Are employees quitting too soon?
As we know, quiet quitters can be leaders and managers alike. But what about our role as an employee reporting to those folks? Assuming we have other options, (which we currently do in the U.S. based on recent reports stating there are about two jobs open for every job seeker), maybe we can try a few things to improve our situation before quietly quitting. I don’t see these as going “above and beyond.” I see them as taking full responsibility for our own situation and doing something to improve it.
Here are three questions for employees to consider before leaving their current employers:
1. Have you said something?
Seven times, at least. I know it’s a lot, especially if you’re already burnt out, or if you’re an introvert who prefers listening to speaking. But the “7X7” change communications model is a proven go-to: Communicate changes you’d like to see at least seven times, in at least seven different ways. If nothing changes, bummer, but you will have gained the integrity of putting in the personal effort. Nobody can call you a quitter for that.
2. Have you done something?
Did you receive little to no reaction to saying something seven times? Then model the change you want to see, which is another change truism. Maybe meet halfway between working fully remote and what your manager’s requesting. Set new boundaries your boss and your team agree to. Come up with ways to increase transparency of your work. Get a group of colleagues together to brainstorm ways to build a safer, more inclusive, and positive workplace. We’re all in this together. It might be worth trying a few things together rather than quietly quitting on our own.
3. Have you owned something?
We’re accountable for our own self-care. Have you made more massage appointments, started new workouts, courageously dug deeper to explore who you really are and what you love doing most? Be honest. Maybe you chose your current job for the wrong reasons. It’s OK. Many of us do. And we change over time. Own the process of re-discovering the best of who you are. Then give your best to your current employer, a new one… or do it through Esty, Fiverr, Guru – whatever your favorite freelance platform is.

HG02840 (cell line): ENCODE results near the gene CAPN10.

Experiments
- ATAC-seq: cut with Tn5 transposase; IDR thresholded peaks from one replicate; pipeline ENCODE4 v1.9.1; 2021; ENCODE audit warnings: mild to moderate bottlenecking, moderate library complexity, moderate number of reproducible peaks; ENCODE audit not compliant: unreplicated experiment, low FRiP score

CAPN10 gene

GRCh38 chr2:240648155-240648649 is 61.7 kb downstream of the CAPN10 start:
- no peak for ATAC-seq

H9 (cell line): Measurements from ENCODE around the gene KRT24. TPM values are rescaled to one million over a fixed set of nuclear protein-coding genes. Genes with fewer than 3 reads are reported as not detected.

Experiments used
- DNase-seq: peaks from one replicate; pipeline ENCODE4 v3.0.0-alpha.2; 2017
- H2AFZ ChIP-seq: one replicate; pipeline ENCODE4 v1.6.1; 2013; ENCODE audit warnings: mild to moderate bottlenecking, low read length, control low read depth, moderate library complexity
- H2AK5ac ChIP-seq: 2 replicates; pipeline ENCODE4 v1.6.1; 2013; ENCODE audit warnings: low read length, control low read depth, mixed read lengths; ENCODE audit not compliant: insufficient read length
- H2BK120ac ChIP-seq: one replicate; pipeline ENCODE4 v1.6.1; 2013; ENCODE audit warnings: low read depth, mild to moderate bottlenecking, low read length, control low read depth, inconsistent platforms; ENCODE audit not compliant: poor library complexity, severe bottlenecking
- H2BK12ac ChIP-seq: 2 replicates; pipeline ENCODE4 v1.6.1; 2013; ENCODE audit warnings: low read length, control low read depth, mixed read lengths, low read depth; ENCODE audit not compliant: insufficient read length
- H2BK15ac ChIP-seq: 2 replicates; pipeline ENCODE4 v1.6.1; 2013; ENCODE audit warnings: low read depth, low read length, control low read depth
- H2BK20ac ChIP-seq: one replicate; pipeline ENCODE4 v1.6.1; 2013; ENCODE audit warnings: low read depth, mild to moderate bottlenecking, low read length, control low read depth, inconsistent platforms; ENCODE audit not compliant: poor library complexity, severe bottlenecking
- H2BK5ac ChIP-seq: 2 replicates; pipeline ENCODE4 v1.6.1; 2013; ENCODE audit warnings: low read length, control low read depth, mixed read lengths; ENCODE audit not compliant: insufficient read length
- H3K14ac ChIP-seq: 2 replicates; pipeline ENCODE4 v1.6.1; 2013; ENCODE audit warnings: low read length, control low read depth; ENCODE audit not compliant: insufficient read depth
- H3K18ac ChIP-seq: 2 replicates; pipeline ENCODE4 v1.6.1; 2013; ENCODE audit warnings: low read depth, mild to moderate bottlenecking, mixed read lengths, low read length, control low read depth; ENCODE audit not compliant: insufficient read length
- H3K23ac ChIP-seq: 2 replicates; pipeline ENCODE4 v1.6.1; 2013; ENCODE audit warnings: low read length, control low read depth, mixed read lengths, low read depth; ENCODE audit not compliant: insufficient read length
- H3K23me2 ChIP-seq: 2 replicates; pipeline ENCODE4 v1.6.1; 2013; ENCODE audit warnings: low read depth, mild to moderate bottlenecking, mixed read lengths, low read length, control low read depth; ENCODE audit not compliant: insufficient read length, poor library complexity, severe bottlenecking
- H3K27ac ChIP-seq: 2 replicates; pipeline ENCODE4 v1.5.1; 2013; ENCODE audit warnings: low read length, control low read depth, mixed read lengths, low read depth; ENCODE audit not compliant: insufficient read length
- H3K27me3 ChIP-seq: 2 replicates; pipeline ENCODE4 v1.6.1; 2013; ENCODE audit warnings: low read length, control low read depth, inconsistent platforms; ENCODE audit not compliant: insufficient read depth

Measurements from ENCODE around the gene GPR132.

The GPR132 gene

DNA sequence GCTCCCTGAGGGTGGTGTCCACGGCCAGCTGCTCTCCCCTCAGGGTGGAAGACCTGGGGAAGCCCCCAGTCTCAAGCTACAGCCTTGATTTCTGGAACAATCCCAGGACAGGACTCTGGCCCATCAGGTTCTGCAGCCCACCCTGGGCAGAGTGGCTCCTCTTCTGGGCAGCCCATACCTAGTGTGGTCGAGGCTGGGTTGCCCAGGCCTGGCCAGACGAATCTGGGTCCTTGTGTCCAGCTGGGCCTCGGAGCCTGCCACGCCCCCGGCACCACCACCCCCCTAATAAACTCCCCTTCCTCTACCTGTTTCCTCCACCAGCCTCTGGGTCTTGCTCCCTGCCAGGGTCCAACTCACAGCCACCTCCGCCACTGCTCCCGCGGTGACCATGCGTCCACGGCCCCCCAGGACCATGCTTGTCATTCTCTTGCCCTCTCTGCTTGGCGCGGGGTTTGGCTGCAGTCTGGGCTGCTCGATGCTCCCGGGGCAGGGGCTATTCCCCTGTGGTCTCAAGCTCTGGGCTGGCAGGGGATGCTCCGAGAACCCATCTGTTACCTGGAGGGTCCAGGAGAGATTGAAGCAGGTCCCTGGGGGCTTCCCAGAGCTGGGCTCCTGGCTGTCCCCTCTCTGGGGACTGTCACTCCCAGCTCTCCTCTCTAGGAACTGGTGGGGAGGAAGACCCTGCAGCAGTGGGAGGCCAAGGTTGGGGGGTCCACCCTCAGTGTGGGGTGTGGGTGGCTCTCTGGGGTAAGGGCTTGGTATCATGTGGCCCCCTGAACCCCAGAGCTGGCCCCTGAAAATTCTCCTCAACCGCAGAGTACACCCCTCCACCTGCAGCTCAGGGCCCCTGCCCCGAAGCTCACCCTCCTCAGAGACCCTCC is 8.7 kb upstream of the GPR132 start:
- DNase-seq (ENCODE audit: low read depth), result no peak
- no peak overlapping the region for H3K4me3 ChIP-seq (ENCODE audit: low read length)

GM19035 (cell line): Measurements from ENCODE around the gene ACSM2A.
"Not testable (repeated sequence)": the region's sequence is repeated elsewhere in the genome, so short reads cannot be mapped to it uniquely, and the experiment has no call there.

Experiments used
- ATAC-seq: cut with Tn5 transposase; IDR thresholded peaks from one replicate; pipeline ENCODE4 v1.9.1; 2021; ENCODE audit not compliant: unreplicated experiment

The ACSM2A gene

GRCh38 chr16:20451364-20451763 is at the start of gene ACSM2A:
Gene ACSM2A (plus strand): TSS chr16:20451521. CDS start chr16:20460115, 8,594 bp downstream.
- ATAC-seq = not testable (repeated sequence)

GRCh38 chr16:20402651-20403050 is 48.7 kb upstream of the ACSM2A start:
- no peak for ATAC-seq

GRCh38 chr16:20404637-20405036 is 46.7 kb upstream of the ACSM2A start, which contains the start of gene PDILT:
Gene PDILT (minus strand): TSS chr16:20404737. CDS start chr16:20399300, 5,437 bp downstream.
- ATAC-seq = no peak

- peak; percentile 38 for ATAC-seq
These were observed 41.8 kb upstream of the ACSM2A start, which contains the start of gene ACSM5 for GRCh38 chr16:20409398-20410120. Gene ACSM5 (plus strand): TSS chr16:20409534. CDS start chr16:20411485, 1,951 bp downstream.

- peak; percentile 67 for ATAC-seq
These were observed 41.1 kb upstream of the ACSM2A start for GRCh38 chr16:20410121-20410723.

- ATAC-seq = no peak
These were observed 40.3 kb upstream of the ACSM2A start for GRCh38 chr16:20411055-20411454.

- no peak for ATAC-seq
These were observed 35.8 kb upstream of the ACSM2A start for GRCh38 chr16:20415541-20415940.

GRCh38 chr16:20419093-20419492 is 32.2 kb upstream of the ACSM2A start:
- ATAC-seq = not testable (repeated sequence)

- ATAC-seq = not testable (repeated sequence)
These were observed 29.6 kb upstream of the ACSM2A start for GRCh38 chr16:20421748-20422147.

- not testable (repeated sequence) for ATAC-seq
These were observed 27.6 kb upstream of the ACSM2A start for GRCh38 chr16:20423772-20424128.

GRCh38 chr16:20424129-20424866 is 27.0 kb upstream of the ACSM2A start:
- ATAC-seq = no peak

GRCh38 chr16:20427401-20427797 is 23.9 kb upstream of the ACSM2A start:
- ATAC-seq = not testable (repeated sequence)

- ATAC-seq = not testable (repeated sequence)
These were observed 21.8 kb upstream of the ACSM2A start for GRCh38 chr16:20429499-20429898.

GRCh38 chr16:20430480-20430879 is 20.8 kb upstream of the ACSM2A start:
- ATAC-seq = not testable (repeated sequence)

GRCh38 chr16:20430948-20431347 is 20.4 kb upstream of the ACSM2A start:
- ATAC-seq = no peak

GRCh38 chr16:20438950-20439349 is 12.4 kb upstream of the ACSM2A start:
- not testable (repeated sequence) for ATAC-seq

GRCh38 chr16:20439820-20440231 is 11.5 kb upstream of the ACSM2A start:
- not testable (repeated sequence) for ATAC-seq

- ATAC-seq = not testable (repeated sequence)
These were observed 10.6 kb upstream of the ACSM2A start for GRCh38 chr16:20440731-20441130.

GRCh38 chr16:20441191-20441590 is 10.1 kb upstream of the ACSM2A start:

Silence is a good thing.
When things do quiet down, answers appear for all us – as leaders, managers, and employees.
I think we should be careful, though, whatever our corporate role is. If we hunker down too long and hide in the shadows of polarities like quitting and being engaged at work or in life, we can stay stuck and “languish” – a term coined by sociologist Corey Keyes as “the absence of well-being.” Organizational psychologist, Adam Grant, describes it “as if everything in life is in grayscale as opposed to vivid color — the sense of being a little joyless or aimless.” Languishing like that can dull motivation, interfere with our focus, and on average, make us three times more likely to cut back on work. Watch Grant’s YouTube video here. Then watch the signs for yourself!
Be accountable to you.
How can you do what’s in your control to balance corporate and creative passions? Consider this haunting but inspirational quote from American poet Mary Oliver: “The most regretful people on earth are those who felt the call to creative work, who felt their own creative power restive and uprising, and gave to it neither power nor time.”
Sure, let’s quit on employers who don’t value our best work. But let’s not quit on ourselves. Let’s crank the volume on the best versions of ourselves and send that into the world where it’s needed most.